As medication experts, ED pharmacists can assist with medication selection for status epilepticus, identification of contraindications to thrombolytic therapy in acute ischemic stroke, anticoagulation reversal in intracranial hemorrhages (ICH), and intubation or resuscitation if necessary. In one recent example in my role as the ED evening pharmacist, I responded to a code stroke with the evening shift nurse practitioner for a transfer patient that had received alteplase at an outside hospital. The patient experienced an acute decline in mentation during transport and required immediate intubation upon arrival. Due to concern for potential hemorrhagic conversion, I facilitated the rapid ordering and bedside delivery of fibrinolytic reversal with aminocaproic acid and then initiated our code stroke red process once imaging confirmed an acute ICH. My involvement shortened the time it would have normally taken on evening shift for a patient to receive reversal medication and likely improved patient care.
Neurocritical Care After Dark: Brittny Medenwald
My name is Brittny, I am a PGY-2 neurocritical care-trained, critical care pharmacist. I cover the NCC unit and trauma surgical ICU on evening shift. I also work seven-on/seven-off, however, my hours are from noon until 10 pm. We follow an integrated pharmacy practice model, so I start my shift by providing order entry cross coverage for the dayshift pharmacists. Around 15:00, I receive sign out (a verbal pass-off from the day shift pharmacist) on any medication levels, acute medication issues, or critical patients that need follow up. As I cover multiple ICUs, there are no formal multidisciplinary patient rounds or sign out rounds. Instead, I try to be present when the providers pass off to their overnight counterparts to gain more insight into any patient care changes that occurred on day shift and address any medication-related issues I have come across. Since I respond to inpatient codes and provide back up for the ED pharmacist, I am not always able to attend provider hand offs, making it extremely difficult to know all the patients in as much detail as I would like. My role as the evening critical care pharmacist is to provide support and try to bridge the gap between dayshift and evening shift with respect to the medication therapy that is ordered for patients.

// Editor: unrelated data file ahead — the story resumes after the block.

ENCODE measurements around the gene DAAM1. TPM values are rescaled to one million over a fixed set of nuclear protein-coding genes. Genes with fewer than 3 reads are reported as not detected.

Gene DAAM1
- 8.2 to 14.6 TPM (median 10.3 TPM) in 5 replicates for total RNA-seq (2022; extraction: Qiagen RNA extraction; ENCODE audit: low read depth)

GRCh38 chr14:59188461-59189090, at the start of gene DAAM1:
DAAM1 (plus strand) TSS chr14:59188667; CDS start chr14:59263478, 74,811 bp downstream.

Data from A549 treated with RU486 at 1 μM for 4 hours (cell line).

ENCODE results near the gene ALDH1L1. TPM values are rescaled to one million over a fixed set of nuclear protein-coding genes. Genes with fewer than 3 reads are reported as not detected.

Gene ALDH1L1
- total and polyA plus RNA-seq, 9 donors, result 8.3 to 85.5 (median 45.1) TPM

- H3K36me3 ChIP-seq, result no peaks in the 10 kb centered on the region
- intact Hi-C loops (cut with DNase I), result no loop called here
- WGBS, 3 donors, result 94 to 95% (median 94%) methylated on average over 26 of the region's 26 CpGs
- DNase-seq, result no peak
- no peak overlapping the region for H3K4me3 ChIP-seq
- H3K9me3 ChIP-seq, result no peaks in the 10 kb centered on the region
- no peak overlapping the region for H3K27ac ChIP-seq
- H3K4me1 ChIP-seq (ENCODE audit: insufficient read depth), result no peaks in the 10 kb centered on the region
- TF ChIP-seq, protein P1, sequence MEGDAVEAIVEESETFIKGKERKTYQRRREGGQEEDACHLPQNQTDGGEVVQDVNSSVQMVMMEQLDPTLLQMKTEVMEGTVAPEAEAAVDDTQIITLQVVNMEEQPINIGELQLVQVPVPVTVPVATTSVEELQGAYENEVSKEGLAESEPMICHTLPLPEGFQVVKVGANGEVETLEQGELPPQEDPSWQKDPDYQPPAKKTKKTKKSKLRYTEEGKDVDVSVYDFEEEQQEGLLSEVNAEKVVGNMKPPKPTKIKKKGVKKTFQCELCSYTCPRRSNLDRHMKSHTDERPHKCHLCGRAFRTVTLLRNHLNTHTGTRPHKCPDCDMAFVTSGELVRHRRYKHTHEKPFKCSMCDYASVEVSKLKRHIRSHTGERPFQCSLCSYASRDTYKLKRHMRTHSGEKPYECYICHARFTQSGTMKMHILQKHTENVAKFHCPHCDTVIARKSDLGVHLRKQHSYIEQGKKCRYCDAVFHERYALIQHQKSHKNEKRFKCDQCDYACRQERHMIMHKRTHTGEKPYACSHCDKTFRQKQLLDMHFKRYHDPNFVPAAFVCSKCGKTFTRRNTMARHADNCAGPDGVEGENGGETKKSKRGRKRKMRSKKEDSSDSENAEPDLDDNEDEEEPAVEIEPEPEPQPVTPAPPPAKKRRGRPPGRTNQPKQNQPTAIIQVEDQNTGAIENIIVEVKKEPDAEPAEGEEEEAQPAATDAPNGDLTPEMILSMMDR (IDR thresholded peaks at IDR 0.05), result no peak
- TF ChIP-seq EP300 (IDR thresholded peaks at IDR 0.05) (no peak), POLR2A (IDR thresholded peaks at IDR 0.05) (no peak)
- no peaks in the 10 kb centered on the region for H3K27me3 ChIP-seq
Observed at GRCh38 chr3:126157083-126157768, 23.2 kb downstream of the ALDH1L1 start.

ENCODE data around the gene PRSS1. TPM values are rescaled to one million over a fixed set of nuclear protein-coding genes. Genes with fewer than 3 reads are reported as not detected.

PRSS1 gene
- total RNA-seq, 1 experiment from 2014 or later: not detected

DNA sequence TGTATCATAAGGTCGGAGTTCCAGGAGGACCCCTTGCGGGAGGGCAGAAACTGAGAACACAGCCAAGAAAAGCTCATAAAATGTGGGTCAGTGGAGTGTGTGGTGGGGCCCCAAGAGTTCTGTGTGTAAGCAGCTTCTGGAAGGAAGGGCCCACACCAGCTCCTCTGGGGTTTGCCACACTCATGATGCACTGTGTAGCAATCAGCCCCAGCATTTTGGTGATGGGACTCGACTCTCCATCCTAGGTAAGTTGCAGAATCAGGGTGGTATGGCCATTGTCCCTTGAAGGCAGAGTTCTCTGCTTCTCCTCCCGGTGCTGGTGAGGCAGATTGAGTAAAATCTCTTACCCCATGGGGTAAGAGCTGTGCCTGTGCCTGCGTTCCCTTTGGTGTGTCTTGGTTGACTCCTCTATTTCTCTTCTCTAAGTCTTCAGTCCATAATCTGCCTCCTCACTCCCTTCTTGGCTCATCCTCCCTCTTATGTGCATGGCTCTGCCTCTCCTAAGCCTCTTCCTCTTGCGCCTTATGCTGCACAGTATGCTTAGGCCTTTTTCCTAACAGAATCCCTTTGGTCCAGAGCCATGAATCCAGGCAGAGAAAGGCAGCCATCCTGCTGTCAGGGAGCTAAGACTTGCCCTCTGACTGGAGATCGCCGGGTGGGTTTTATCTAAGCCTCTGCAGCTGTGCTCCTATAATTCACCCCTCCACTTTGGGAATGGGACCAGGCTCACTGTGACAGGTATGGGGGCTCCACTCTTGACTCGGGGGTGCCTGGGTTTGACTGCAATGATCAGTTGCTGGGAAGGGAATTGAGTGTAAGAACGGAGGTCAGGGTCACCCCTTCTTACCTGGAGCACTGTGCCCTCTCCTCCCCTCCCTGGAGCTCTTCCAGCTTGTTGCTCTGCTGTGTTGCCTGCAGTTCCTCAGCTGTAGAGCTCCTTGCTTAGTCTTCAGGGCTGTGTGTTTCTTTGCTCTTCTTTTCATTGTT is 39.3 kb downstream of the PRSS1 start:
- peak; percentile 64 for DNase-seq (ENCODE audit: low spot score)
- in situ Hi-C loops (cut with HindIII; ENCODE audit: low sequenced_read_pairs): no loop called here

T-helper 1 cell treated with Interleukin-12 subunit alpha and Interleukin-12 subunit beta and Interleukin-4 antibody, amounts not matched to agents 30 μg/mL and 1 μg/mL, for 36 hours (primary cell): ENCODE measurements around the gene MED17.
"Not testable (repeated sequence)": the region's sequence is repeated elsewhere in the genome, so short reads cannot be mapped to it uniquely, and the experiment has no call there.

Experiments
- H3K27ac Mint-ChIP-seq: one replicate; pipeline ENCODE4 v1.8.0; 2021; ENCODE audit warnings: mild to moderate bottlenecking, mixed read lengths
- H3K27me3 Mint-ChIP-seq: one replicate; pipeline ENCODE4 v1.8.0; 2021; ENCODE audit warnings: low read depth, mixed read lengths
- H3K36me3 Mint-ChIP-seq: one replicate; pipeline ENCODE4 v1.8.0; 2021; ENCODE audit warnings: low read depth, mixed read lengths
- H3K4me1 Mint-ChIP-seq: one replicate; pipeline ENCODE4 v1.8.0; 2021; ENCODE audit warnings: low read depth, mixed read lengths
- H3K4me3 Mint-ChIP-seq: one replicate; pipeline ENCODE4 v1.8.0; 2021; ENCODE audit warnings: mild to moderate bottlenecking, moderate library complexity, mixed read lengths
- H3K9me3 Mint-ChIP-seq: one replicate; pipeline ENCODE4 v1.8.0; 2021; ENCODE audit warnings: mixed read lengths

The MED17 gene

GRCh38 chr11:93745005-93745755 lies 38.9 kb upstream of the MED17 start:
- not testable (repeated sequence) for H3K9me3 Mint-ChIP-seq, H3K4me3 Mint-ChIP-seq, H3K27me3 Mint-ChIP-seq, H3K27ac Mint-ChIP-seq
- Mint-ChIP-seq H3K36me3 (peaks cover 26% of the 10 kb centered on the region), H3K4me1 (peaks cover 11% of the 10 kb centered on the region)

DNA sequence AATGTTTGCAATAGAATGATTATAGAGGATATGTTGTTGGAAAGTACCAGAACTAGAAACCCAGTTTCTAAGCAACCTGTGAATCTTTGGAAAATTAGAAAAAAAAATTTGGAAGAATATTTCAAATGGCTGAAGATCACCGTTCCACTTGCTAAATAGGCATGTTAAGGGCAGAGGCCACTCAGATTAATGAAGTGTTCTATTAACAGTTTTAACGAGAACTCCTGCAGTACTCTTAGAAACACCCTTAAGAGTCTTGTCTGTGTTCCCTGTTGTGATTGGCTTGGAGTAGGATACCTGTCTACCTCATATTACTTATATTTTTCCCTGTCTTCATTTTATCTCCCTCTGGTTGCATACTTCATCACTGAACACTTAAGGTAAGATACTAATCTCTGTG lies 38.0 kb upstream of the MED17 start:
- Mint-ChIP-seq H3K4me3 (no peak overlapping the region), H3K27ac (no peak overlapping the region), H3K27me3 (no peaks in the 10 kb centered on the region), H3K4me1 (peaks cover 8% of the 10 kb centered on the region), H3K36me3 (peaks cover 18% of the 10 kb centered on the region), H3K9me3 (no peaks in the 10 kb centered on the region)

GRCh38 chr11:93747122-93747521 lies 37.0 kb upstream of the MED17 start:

I make myself available to the nursing staff as much as possible and often rely on them for pertinent patient updates. In return, I am often able to provide additional insight on the course of a patient’s care in the ED prior to their arrival in the NCC unit as I am in frequent communication with the ED pharmacist. Once the patient arrives, most of my focus and communication is geared toward emergent problems or new issues identified during order verification. The rest of my shift is spent assisting the team in stabilizing new ICU admissions, responding to patients who are decompensating, and following up on the status of critical patients signed out by day shift ICU pharmacists. For example, one evening I noticed a milky bag of fluid hanging on the bedside of an NCC patient who was waiting for a computed tomography (CT) scan. Upon closer inspection, I realized it was a bag of completely crystalized mannitol that was primed and attached to the patient. Mannitol has a propensity for crystallizing at cooler temperatures and sometimes at room temperature (Figure 1). After ensuring the medication was not yet infusing, I provided nursing education, and expedited a replacement bag of uncrystallized mannitol. This error, and others like it, may not have been caught without the physical presence of a clinical pharmacist on the evening shift. At the end of my shift, I sign out to the overnight pharmacist.
Figure 1. Crystallized Mannitol